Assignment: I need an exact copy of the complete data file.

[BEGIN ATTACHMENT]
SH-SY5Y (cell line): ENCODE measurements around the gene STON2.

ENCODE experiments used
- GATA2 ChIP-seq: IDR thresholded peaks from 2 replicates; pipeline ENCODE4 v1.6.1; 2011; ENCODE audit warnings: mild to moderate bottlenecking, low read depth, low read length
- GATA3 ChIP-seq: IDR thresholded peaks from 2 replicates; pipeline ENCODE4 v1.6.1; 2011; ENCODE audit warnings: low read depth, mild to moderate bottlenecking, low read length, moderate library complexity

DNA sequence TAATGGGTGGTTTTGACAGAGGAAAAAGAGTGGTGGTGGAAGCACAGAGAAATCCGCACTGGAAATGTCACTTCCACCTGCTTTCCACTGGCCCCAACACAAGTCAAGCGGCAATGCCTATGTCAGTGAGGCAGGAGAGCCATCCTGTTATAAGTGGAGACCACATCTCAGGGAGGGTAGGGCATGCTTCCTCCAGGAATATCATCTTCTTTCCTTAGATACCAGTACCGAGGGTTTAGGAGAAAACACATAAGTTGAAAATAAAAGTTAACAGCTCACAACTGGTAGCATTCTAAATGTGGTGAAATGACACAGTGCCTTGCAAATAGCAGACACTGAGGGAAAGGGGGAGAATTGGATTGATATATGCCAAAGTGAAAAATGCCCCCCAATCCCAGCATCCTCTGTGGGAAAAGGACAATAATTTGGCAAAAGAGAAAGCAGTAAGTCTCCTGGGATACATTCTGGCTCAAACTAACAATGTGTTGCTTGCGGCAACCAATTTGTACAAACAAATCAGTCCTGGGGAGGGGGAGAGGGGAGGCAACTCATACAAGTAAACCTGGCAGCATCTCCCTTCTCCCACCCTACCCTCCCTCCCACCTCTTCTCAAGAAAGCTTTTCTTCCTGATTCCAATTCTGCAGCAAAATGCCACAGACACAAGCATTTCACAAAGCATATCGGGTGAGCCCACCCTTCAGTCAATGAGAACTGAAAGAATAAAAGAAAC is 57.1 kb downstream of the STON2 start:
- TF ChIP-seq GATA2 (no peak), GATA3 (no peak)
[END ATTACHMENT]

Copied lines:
SH-SY5Y (cell line): ENCODE measurements around the gene STON2.

ENCODE experiments used
- GATA2 ChIP-seq: IDR thresholded peaks from 2 replicates; pipeline ENCODE4 v1.6.1; 2011; ENCODE audit warnings: mild to moderate bottlenecking, low read depth, low read length
- GATA3 ChIP-seq: IDR thresholded peaks from 2 replicates; pipeline ENCODE4 v1.6.1; 2011; ENCODE audit warnings: low read depth, mild to moderate bottlenecking, low read length, moderate library complexity

DNA sequence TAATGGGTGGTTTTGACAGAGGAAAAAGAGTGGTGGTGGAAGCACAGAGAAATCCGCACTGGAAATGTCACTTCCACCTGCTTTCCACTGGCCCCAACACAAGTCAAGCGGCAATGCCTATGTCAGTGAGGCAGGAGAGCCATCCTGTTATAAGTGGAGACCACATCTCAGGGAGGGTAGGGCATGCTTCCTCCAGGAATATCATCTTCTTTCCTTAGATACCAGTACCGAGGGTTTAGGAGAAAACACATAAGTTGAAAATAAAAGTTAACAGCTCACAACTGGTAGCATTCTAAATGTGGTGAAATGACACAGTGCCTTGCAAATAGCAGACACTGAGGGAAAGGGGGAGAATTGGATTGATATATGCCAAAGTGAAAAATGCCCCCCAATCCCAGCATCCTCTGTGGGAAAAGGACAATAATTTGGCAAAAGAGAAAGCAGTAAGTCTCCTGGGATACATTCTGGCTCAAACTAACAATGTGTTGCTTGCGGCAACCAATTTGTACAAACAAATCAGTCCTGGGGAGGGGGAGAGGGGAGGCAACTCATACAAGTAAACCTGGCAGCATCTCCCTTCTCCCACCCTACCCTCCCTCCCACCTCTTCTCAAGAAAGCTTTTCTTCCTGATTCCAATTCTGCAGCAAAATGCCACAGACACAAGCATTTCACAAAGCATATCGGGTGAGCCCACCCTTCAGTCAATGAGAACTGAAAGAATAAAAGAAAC is 57.1 kb downstream of the STON2 start:
- TF ChIP-seq GATA2 (no peak), GATA3 (no peak)